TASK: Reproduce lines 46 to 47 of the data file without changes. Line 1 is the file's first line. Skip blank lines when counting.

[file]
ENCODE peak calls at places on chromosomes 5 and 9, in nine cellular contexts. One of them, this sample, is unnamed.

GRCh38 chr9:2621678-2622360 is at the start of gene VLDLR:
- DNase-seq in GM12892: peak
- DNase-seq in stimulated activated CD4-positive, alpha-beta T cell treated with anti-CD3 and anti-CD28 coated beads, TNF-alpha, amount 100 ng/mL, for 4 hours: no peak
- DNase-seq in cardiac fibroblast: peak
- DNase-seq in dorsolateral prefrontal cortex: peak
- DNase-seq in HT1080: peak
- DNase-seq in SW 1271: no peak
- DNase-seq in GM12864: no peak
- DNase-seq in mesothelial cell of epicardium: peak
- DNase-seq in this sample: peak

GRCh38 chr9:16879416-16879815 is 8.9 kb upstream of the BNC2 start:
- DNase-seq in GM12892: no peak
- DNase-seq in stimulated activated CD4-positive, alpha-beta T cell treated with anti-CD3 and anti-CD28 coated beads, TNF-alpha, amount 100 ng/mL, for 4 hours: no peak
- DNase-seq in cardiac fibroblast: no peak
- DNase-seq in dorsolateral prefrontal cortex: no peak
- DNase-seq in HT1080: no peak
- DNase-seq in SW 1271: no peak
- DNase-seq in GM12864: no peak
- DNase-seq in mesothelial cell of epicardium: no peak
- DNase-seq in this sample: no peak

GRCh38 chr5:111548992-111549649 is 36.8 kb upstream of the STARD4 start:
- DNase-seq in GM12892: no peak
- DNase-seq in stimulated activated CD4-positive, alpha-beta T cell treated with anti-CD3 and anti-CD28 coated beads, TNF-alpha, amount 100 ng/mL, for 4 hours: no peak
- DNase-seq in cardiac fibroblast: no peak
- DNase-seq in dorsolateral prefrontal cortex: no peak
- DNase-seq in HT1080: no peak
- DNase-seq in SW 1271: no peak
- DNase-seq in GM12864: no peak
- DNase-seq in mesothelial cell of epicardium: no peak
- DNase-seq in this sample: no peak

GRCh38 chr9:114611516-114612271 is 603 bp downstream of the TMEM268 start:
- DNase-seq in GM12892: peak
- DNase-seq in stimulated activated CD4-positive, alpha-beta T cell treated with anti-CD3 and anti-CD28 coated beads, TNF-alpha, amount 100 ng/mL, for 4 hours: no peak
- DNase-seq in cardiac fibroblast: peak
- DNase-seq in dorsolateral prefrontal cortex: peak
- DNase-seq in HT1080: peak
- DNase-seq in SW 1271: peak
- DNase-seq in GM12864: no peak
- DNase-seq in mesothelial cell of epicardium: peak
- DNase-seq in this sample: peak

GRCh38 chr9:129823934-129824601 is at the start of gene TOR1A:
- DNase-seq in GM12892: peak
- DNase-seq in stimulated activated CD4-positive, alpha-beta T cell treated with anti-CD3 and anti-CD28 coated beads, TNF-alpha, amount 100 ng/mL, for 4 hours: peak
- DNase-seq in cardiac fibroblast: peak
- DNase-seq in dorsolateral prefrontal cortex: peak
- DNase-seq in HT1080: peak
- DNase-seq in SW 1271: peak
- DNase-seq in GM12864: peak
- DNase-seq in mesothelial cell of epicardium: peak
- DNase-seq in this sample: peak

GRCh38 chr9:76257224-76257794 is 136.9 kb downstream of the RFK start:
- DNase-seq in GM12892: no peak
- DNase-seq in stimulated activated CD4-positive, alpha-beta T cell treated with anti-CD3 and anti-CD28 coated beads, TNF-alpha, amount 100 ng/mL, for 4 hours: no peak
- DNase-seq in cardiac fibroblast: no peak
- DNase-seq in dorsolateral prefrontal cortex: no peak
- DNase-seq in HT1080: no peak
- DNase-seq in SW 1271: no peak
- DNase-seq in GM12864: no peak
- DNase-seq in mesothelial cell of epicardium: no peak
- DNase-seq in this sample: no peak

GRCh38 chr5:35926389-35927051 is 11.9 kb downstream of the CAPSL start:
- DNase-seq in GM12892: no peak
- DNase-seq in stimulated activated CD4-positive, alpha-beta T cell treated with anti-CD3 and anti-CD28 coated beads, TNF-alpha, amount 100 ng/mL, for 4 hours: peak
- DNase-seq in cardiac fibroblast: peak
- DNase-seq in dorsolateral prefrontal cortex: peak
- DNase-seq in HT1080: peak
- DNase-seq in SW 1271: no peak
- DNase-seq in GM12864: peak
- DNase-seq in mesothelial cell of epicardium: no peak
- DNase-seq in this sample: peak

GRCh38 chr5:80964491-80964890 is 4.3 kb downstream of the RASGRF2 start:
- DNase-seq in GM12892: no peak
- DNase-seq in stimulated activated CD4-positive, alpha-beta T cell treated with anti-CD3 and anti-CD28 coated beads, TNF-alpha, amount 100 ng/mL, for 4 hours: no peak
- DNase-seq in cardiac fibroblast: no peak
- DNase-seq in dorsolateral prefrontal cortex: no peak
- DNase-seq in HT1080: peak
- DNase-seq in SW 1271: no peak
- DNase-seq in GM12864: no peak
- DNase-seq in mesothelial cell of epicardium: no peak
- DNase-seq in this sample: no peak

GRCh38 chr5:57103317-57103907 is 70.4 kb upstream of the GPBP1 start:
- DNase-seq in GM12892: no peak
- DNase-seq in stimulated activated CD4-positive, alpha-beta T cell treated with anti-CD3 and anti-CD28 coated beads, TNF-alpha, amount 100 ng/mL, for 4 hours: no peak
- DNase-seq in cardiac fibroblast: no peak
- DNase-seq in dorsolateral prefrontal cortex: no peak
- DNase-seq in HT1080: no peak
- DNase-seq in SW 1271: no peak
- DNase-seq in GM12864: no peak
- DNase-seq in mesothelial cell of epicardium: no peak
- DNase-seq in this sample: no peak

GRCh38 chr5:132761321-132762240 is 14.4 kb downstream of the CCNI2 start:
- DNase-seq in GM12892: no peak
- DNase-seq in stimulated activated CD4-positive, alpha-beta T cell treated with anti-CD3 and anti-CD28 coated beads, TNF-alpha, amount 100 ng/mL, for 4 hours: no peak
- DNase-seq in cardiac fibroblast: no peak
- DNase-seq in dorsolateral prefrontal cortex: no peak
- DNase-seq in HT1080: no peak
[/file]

- DNase-seq in dorsolateral prefrontal cortex: peak
- DNase-seq in HT1080: peak